Temporary atomic boost belies delayed disarmament
by DAVID AXE
Two years ago, the U.S. and Russia signed a new treaty meant to reduce both countries’ nuclear arsenals—an historic move signalling the continuing relaxing of decades-old tensions between the two powers.
But in surprising and temporary development, America has actually increased its atomic holdings in the past six months. Russia, by contrast, shed nukes over the same period.
That disparity, however fleeting, is a big problem.
Formally known as “Measures for the Further Reduction and Limitation of Strategic Offensive Arms”—or “New START,” for short—the treaty is supposed to see America and Russia reduce their atomic arms to no more than 1,550 warheads apiece on 700 deployed launchers by 2018.
In 2011 the U.S. possessed around 1,800 nukes and 900 launchers including missiles launched from ground silos, submarines and bombers. At the same time, Russia had approximately 1,700 warheads on 500 launch vehicles.
To get to the new, lower warhead total required by the treaty, Moscow has been steadily cutting weapons. The Russians had 1,400 nukes on 473 launchers on Sept. 1, according to the latest data provided by the U.S. State Department. But following a period of slow cuts the Pentagon actually added 34 warheads and 17 launchers in the past half-year, for a total of 1,688 warheads and 809 launchers on Sept. 1.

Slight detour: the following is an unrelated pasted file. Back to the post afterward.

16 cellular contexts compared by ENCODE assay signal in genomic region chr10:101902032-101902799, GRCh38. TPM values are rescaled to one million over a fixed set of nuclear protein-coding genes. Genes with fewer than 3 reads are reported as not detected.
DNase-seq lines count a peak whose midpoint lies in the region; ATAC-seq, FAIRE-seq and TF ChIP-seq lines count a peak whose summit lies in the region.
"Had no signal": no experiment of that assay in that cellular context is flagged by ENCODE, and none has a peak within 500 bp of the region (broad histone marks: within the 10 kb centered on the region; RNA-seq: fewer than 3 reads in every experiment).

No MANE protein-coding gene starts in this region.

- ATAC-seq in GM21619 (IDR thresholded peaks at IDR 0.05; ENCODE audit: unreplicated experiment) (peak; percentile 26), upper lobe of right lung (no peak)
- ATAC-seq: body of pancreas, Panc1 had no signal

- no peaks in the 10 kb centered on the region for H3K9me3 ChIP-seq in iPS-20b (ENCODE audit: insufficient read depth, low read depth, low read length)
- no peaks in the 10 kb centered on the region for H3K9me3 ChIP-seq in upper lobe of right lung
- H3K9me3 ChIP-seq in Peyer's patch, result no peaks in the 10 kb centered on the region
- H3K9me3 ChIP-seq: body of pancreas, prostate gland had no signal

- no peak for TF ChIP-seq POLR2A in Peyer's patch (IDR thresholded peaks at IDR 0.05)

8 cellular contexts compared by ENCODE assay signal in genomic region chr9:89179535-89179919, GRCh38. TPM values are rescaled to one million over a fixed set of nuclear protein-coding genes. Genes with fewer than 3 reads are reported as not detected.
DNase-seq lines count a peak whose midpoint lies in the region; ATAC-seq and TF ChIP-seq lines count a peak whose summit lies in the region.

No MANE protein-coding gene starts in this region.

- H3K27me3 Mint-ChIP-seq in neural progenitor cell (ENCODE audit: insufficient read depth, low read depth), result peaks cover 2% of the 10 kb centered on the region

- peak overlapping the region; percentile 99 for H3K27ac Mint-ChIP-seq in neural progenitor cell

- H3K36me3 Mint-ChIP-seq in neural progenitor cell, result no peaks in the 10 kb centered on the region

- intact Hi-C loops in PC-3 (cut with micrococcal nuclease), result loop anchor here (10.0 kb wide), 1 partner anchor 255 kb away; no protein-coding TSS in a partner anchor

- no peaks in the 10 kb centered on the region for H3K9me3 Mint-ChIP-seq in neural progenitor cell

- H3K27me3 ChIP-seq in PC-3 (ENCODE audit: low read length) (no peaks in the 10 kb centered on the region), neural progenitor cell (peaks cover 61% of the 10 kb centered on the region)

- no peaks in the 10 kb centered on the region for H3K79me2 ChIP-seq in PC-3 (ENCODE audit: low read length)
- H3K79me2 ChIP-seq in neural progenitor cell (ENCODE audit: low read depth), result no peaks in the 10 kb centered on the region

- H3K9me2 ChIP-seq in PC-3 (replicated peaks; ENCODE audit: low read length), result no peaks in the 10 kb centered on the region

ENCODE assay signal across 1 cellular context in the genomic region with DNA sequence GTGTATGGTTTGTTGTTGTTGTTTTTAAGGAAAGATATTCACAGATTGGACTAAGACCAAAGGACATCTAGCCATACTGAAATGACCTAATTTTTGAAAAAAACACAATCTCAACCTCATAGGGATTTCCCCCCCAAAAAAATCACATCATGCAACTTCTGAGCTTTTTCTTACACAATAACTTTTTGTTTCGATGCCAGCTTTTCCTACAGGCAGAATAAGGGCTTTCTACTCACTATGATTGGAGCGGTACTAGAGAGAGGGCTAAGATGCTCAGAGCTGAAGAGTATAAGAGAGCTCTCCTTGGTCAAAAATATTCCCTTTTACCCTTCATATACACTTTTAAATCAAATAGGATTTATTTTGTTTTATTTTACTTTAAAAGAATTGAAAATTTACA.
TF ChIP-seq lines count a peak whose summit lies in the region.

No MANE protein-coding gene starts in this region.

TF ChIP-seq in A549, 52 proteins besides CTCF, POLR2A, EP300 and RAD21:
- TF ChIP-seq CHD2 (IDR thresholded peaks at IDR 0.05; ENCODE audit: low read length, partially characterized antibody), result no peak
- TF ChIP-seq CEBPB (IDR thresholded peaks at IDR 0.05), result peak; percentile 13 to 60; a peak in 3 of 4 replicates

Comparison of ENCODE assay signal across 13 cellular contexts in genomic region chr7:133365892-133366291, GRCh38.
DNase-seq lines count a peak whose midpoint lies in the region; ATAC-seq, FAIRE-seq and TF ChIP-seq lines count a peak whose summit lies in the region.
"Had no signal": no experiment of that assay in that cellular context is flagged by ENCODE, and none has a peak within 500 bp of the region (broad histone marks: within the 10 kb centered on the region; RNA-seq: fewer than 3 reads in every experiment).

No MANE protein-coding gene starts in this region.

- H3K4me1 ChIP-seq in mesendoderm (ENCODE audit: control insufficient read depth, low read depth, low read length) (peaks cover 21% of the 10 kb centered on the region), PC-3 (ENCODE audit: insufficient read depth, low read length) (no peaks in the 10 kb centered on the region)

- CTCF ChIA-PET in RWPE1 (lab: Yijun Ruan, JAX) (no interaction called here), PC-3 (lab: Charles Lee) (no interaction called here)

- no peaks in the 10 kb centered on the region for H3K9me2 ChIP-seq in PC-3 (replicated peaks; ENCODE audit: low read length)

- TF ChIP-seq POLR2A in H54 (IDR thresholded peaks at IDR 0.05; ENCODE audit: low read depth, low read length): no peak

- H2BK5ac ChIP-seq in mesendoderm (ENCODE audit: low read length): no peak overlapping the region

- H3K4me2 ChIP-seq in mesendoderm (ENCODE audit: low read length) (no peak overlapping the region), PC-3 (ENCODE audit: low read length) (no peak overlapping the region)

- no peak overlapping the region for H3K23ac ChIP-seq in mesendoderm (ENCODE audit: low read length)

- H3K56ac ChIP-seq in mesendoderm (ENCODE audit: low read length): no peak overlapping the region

The Americans’ atomic increase “probably reflects fluctuations mainly in the number of missiles on-board ballistic missile submarines at the time of the count,” writes Hans Kristensen, an expert on nuclear weapons with the Federation of American Scientists. The U.S. still expects to meet the treaty’s 2018 deadline for fewer nukes.
But that doesn’t mean there isn’t a problem in these numbers. Moscow is rushing to shrink its potentially world-destroying arsenal even beyond the treaty’s requirements, but Washington isn’t doing the same with its own atomic stockpile. That’s evident from continuing U.S. investment in key nuclear technologies such as the tritium rods that trigger atomic explosions.
“Russia is already 227 deployed missiles and bombers below the 700 limit established by the treaty for 2018, and might well drop by another 40 by then to about 430 deployed strategic launchers,” Kristensen writes. “The United States plans to keep the full 700 launchers.”
That gap could destabilize relations between the two countries, Kristensen warns. “The disparity can complicate arms reductions and be used to justify retaining excessively large expensive nuclear force structures.” In other words, if the Russians sense the Americans are dragging their feet on disarmament, they might just decide to reverse the process and rearm.
Better for Washington to match Moscow’s voluntary and speedy nuke cuts. But tell that to Republicans in the U.S. Congress. They, more than the administration of Pres. Barack Obama, are opposed to U.S. atomic cuts, however self-defeating that recalcitrance might be.
“In a truly bizarre twist, U.S. lawmakers and others opposing additional nuclear reductions by the Obama administration could end up help providing the excuse for the very Russia nuclear modernization they warn against,” Kristensen writes.